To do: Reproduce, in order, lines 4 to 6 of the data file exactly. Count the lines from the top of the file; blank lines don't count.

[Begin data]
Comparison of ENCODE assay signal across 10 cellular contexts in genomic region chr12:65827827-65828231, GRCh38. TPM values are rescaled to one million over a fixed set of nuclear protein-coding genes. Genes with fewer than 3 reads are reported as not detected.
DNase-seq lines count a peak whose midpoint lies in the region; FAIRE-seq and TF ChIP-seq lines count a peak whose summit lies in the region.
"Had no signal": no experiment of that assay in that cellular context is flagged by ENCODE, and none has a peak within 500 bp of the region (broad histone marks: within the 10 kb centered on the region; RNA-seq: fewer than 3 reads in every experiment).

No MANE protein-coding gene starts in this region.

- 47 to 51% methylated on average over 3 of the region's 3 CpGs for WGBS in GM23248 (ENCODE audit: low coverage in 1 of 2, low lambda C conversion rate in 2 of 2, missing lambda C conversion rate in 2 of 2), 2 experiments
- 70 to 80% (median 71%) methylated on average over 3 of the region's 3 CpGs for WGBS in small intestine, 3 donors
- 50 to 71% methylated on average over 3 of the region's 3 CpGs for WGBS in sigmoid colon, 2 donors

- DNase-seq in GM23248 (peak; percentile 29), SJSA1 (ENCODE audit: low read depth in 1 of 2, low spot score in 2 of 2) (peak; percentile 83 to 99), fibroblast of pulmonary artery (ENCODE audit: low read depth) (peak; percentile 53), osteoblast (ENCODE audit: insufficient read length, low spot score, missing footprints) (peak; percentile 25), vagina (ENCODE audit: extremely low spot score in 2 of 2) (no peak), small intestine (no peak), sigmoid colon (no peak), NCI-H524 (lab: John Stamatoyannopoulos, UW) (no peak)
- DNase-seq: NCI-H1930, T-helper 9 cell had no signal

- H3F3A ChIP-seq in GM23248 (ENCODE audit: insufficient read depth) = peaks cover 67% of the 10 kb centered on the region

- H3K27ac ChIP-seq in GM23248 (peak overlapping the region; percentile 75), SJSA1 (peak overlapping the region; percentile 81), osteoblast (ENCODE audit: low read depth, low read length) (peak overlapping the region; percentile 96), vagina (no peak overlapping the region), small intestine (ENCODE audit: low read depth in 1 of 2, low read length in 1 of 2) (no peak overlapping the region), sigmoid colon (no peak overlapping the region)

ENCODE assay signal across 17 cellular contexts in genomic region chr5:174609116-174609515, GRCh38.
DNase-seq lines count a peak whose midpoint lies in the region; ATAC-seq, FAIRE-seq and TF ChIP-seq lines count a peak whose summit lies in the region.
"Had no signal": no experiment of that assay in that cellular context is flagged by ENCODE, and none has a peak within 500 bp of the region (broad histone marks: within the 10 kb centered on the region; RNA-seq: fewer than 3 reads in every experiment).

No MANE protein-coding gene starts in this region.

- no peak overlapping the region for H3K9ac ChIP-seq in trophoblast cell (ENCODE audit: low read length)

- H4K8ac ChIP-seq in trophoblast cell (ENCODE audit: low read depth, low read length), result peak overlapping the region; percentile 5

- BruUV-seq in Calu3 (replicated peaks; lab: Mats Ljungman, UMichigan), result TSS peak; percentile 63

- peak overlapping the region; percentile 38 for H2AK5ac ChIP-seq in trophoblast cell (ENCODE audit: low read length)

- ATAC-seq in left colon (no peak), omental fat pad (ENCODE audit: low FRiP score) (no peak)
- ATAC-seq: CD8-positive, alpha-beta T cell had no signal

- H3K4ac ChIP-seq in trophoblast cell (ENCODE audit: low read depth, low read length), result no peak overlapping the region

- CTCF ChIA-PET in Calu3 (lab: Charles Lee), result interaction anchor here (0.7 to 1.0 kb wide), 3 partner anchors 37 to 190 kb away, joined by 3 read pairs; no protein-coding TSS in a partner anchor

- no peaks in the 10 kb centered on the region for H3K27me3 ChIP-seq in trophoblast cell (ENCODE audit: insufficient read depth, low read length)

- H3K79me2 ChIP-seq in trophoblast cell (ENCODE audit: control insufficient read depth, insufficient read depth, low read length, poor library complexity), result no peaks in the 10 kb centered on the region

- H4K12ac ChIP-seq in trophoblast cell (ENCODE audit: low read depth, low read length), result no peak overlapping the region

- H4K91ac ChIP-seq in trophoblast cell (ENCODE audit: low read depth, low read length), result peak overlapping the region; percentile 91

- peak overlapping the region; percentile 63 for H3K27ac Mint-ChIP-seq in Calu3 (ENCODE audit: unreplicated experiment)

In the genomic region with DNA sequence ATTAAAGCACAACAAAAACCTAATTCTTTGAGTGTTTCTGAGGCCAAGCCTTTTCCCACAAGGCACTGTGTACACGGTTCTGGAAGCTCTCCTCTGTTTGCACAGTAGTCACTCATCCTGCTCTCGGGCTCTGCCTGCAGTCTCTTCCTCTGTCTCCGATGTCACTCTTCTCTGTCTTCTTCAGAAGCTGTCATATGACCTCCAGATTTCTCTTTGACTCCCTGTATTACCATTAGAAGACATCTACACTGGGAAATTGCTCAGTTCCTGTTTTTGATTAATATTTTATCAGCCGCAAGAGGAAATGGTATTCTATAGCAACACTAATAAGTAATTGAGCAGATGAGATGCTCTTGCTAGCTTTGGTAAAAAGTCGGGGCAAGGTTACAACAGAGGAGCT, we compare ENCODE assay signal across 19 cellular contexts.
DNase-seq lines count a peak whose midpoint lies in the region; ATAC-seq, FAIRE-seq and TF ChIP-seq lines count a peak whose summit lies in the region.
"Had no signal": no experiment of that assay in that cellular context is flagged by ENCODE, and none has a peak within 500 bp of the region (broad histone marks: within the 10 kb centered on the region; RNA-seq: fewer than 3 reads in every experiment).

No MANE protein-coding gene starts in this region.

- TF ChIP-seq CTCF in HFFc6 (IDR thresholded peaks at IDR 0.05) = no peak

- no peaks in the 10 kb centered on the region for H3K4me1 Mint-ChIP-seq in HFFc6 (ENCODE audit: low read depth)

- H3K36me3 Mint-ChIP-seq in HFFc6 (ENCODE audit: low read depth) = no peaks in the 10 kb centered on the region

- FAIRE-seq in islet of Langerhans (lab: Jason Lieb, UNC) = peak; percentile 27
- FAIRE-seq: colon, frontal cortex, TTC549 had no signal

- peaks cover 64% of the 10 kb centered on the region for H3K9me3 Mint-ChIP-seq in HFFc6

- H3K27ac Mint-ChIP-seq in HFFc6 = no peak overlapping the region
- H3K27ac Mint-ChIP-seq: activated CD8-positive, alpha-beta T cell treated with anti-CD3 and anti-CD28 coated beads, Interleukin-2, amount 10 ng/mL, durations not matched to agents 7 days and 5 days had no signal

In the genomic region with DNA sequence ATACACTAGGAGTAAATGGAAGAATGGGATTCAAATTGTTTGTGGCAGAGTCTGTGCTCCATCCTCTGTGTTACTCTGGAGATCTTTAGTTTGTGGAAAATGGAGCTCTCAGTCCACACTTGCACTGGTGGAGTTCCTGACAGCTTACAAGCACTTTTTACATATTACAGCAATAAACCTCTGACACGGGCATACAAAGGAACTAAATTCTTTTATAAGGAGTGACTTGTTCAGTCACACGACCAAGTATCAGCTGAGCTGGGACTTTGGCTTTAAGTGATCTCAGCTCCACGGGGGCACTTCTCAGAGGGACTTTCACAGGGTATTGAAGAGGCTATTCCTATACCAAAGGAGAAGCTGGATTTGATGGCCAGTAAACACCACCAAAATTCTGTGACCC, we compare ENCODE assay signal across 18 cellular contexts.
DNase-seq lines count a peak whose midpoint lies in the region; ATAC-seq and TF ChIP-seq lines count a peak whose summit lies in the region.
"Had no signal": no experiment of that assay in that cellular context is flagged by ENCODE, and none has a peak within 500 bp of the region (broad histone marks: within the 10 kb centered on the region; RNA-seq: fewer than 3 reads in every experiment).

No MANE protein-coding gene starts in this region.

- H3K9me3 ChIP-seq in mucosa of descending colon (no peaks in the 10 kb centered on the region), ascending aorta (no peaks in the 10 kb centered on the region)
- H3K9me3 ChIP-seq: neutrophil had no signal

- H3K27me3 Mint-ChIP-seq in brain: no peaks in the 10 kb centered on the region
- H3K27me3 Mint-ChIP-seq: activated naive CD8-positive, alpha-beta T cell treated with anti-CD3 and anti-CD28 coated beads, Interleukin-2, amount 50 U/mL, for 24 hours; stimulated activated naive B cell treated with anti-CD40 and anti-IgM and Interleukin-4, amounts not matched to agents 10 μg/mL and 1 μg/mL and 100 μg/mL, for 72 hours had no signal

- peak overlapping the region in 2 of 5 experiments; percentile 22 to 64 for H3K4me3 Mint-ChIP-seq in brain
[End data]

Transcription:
No MANE protein-coding gene starts in this region.

- 47 to 51% methylated on average over 3 of the region's 3 CpGs for WGBS in GM23248 (ENCODE audit: low coverage in 1 of 2, low lambda C conversion rate in 2 of 2, missing lambda C conversion rate in 2 of 2), 2 experiments
- 70 to 80% (median 71%) methylated on average over 3 of the region's 3 CpGs for WGBS in small intestine, 3 donors